ALAMY

CAREERS STUDENT LIFE

An appreciation of diversity Nurses can deliver enhanced care if they understand their patients’ diverse backgrounds, says Sukdeep Dhadda Nursing students are in contact with patients, families and colleagues from cultural backgrounds that can be quite different from their own. Cultural competence is a strategy for addressing the needs of patients from diverse backgrounds and improving their care. It is not about having knowledge of every culture, or solely about race or ethnicity. Instead, cultural competence concerns development of behaviours, attitudes and skills that enable professionals to engage effectively in cross-cultural interactions. As well as culture, it takes account of demographic factors such as socioeconomic status, age and religion. A lack of cultural competence can present barriers to a successful nurse-patient relationship and result in sub-optimal care. In the context of nursing, the significance of cultural competence lies in understanding the impact of culture on peoples’ lives. Culture affects the way individuals perceive health and illness and is defined as one of

Cultural competence: a checklist for improving practice L – Listen and learn how patients feel about their illness. E – Encourage and empower patients to participate in decisions about their care. A – Assess your own cultural beliefs and attitudes. R – Reflect on the skills that you already possess to provide culturally-sensitive care and be willing to learn new skills. N – Never make assumptions about patients. Each individual is unique and shaped by the society in which they live. the social determinants of health. Nurses have a professional duty to protect the interests of those they care for and so healthcare providers – including nursing students – need to understand and integrate patients’ cultural preferences into the care that they provide.

Stages of learning

Developing cultural competence is a learning process that involves several steps. The first stage concerns the recognition of cultural variation and diversity,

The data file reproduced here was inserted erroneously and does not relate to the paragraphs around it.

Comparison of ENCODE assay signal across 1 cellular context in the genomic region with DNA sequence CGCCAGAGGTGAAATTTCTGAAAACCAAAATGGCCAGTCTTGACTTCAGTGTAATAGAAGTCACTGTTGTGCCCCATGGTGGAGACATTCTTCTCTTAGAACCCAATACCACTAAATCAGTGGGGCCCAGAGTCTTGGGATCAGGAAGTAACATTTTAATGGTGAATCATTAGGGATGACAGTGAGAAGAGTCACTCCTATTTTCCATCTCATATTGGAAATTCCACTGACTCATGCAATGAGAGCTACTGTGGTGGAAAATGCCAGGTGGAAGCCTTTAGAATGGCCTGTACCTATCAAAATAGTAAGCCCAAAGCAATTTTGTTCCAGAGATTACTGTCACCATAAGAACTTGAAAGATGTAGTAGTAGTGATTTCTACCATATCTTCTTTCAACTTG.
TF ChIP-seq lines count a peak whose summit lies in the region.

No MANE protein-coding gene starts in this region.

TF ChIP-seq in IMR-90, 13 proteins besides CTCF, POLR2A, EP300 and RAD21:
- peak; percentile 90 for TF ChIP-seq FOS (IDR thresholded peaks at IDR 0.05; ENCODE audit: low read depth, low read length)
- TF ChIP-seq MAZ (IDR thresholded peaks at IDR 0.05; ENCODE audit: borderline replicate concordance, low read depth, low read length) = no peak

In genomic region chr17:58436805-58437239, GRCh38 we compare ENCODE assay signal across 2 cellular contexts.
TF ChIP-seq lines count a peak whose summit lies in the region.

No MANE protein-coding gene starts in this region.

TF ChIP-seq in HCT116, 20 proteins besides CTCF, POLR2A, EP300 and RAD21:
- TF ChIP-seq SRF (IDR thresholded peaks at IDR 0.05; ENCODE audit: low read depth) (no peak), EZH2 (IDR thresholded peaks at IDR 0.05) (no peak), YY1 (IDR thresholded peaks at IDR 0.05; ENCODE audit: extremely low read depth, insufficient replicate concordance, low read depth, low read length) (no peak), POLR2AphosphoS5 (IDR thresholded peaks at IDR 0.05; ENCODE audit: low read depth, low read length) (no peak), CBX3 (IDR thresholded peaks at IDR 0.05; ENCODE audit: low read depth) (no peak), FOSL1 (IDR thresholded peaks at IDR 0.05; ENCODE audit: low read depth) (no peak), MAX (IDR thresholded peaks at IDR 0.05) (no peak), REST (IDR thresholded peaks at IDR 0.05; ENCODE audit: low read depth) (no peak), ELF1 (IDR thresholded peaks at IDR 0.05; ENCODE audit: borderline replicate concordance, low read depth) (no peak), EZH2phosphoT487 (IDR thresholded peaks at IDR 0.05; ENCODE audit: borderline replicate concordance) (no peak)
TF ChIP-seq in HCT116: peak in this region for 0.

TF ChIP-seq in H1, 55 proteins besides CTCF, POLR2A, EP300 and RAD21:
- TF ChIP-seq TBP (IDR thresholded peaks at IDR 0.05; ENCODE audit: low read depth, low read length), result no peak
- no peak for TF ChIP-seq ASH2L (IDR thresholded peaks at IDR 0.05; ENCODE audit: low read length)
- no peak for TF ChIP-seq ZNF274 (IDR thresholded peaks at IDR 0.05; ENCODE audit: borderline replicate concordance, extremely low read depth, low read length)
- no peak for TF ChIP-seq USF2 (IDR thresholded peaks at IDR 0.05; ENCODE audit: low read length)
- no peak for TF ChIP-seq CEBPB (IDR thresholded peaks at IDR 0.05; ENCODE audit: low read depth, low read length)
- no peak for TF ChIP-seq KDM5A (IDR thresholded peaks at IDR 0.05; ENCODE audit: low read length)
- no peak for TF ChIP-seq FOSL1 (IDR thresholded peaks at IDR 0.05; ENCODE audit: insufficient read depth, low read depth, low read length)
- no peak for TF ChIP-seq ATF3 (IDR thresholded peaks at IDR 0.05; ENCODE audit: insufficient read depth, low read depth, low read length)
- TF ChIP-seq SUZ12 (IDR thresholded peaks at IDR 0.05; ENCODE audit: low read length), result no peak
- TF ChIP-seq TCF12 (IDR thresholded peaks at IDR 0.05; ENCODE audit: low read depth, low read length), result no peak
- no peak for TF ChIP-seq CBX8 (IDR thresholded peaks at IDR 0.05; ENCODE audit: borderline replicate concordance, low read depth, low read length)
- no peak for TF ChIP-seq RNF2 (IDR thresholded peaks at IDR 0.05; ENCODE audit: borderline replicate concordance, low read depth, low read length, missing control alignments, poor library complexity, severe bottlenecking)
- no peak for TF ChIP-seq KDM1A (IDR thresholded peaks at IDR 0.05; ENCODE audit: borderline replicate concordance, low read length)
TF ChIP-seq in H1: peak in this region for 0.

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beginning with one’s own beliefs and the identification of any preconceived ideas or stereotypes. It is important that professionals understand their own cultural identity as only then can they appreciate the similarities and differences they find in others. Second is the acquisition of new knowledge and a greater understanding of the cultural practices and preferences of individuals and communities. This involves understanding how culture may affect health. Knowledge can be gained through cross-cultural interactions, in personal and professional environments; through literature and research and working overseas. Cultural sensitivity refers to the development of skills that can be used in practice. Accepting patients as partners in their care involves good communication and interpersonal skills and shared decision making. The final stage in developing cultural competence is the integration of awareness, knowledge and sensitivity into practice. Culturally competent students are able to incorporate their patients’ preferences into care. One aspect of this stage is the ability to recognise and challenge discrimination and racism as well as to support others in developing their own cultural competence. Culture is such a major aspect of people’s biological, psychological and social lives, that the ability to provide culturally competent care is an essential tool in every nursing student’s skill set NS Sukdeep Dhadda is a nursing student at the University of Nottingham

RESOURCES Is that discrimination? www.rcn.org.uk/support/diversity/is_that_ discrimination Journal of Transcultural Nursing tcn.sagepub.com Student Life online www.nursing-standard.co.uk/students

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An appreciation of diversity.

Nursing students are in contact with patients, families and colleagues from cultural backgrounds that can be quite different from their own. Cultural ...
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